Interface ID

  • The Interface ID uniquely identifies an interface on the local subnet.

IPv6 Address Format

IPv6 Address Format: x:x:x:x:x:x:x:x ? where x is a 16 bit hexadecimal field, and x represents four hexadecimal digits.

An example IPv6 Address: 2001:0000:5723:0000:0000:D14E:DBCA:0764

There are:

  • 8 groups of 4 hexadecimal digits, with each group separated by “:”
  • Each group represents 16 bits (4 hexadecimal digits * 4 bits)
  • Each hexadecimal digit is equal to 4 bits
  • Each pair of hexadecimal digits are equal to 8 bits = 1 byte.
  • Hex digits are not case sensitive, so “DBCA” is same as “dbca” or “DBca”?
  • Each group is referred to as a “hextet”

IPv6 (128-bit) address contains two parts:

  • The first 64-bits is known as the prefix. The prefix includes the network and subnet address. Because addresses are allocated based on physical location, the prefix also includes global routing information. The 64-bit prefix is often referred to as the global routing prefix.
  • The last 64-bits is the interface ID. This is the unique address assigned to an interface.

Note: Addresses are assigned to interfaces (network connections), not to the host. Each interface can have more than one IPv6 address.

IPv6: Zero Omission Rules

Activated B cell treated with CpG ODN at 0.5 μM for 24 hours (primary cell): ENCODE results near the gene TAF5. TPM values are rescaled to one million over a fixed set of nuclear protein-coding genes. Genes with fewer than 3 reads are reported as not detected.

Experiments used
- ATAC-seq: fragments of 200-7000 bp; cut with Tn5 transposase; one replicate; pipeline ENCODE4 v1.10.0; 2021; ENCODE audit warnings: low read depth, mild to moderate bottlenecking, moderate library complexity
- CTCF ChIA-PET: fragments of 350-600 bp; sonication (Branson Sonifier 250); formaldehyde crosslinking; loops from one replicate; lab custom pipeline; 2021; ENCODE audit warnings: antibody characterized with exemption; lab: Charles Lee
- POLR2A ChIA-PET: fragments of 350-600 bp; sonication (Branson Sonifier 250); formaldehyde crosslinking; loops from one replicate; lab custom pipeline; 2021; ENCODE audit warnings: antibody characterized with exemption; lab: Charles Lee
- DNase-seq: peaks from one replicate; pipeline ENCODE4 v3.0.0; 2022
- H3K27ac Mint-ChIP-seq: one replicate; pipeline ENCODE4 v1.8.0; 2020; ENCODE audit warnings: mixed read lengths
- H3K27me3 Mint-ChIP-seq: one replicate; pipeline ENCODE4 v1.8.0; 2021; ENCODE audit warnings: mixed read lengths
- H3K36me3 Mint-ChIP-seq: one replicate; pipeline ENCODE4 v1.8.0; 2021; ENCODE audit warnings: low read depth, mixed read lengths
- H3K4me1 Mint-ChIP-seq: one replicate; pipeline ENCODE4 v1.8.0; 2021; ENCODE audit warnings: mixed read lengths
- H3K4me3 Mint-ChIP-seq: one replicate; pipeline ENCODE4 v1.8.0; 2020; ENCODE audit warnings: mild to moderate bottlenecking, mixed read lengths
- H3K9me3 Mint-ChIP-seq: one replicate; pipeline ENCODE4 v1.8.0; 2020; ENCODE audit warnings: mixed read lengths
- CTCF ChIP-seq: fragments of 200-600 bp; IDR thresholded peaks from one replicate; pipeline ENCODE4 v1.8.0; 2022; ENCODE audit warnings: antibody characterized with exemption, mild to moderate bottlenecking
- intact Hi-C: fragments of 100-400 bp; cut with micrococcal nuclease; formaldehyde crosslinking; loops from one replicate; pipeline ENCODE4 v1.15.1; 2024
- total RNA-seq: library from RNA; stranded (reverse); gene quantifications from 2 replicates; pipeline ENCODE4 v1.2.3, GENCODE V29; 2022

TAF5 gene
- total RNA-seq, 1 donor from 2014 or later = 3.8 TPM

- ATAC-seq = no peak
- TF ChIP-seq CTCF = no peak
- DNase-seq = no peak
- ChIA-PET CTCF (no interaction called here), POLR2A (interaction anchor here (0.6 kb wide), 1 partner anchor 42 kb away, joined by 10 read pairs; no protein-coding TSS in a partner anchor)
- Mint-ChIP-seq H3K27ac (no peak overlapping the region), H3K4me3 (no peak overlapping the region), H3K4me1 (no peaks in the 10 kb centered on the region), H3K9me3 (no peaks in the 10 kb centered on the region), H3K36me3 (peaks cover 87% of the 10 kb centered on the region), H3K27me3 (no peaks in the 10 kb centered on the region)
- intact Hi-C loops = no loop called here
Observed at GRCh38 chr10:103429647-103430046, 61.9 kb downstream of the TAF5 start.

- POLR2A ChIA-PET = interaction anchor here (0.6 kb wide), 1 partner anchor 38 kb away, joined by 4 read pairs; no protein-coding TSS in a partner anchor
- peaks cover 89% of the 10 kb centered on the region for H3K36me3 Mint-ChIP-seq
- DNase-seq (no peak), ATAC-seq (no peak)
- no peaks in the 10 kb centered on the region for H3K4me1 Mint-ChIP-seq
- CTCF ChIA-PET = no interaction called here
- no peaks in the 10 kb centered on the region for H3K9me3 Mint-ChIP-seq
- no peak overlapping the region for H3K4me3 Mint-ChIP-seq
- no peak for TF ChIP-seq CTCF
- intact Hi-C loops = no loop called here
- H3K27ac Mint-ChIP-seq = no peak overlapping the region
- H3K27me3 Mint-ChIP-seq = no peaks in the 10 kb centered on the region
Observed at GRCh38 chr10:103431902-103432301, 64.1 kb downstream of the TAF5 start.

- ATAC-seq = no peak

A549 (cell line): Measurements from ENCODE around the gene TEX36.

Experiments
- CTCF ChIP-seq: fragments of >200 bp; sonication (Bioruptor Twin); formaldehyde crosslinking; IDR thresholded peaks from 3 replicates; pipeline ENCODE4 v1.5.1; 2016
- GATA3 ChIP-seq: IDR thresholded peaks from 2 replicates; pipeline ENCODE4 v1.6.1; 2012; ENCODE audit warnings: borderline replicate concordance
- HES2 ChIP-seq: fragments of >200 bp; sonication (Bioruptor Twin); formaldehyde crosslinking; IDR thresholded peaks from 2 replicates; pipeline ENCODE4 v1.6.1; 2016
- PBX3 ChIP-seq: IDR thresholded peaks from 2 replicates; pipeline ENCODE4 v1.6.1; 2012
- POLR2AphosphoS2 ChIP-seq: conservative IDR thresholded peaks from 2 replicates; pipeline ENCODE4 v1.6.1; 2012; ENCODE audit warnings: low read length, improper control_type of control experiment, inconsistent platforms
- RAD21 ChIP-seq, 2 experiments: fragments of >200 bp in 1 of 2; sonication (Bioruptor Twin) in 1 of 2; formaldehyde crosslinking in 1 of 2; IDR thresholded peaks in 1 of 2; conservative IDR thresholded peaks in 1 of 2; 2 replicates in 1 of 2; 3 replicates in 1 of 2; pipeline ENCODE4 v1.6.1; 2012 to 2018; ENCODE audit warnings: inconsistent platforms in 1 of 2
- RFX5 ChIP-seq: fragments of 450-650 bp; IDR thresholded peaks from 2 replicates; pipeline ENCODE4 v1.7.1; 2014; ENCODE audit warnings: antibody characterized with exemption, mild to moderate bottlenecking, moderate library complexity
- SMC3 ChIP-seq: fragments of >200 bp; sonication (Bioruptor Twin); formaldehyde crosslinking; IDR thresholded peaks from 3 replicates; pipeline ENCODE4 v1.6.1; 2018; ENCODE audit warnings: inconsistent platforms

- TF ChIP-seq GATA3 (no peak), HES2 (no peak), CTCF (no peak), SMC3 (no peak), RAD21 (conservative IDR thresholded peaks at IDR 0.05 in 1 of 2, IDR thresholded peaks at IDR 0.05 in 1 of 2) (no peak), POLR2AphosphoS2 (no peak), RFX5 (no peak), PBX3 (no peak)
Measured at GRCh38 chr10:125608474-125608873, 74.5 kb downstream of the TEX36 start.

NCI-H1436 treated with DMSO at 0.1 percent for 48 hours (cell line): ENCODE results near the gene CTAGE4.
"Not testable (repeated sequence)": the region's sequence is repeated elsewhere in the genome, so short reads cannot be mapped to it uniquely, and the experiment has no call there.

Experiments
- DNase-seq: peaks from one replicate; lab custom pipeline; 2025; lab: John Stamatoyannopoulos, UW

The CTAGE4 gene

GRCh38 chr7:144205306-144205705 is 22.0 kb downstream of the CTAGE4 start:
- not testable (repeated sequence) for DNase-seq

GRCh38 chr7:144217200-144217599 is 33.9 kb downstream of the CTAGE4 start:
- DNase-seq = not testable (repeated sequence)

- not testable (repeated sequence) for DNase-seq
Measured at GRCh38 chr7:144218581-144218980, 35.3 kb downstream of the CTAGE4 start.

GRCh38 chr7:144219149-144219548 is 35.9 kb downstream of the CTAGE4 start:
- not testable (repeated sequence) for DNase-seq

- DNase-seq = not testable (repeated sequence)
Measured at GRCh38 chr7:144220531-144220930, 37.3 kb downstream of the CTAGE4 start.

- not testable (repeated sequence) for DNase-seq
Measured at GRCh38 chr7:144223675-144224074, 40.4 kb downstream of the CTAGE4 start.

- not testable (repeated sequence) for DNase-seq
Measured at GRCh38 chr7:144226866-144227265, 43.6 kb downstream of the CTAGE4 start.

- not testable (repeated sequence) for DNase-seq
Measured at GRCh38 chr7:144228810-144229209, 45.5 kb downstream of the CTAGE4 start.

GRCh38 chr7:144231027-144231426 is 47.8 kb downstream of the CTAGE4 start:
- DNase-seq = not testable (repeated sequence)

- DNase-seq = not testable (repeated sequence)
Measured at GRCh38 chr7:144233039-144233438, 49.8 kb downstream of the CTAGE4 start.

• Rule 1: Omission of the Leading 0s:
    • Rule 1 allows you to remove all the leading 0s in each individual hextet.
  • Rule 2: Omission of the All-0 Hextets:
    • Rule 2 uses a double colon :: to represent a single “contiguous” set of all zero hextexts.
    • It can only be used once within an IPv6 address.

OSPFv3

  • In OSPFv3, the interfaces and therefore the networks attached to them can be configured directly on the interface, in interface configuration mode.
  • This is because if we go with the interface configuration option, the router configuration process is added automatically.
    • Router1(config-if)#ipv6 ospf 10 area 0

What is the command to configure OSPFv3 on a router?

  • In global configuration mode?
  • In interface configuration mode?

Hands-On Lab-10: Chapter 14: IPv6

  • Using Cisco Packet Tracer v7.2 or newer.
    • Packet Tracer PKA for Lab-10 Chapter 14 IPv6
    • Use 1841 router, as it understands most of the IPv6 commands in this lab.
    • RouterSim and Packet Tracer do not recognize all of the necessary IPv6 commands.
  • You must be in class to get credit for completing this lab.
  • You will need your text book for the Hands-on lab instructions.

Read / Do

Assignment #8: IPv6 Zero Omission Rules

  • Use the document to enter your answers: Assignment #8: IPv6 Zero Omission Rules (rtf)
  • If you are using the hardcopy, instead of the the Template, enter your answers in pencil, in case you have to make changes.
    • Make sure to write as neat as possible so that I can read your answers.
    • Use a pencil!
    • If you insist on using a pen, and you have to make changes, use whiteout instead of crossing out and making a mess.
  • Cisco Exam Preparation – Studying for Results

Read / Do

Read / Do

  • Study for the Final Exam